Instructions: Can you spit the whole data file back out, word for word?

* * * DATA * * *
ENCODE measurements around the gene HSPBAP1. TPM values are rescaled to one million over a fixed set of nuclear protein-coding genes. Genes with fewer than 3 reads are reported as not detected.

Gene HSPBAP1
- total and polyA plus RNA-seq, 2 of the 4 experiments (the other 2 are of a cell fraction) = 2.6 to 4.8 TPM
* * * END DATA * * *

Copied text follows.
ENCODE measurements around the gene HSPBAP1. TPM values are rescaled to one million over a fixed set of nuclear protein-coding genes. Genes with fewer than 3 reads are reported as not detected.

Gene HSPBAP1
- total and polyA plus RNA-seq, 2 of the 4 experiments (the other 2 are of a cell fraction) = 2.6 to 4.8 TPM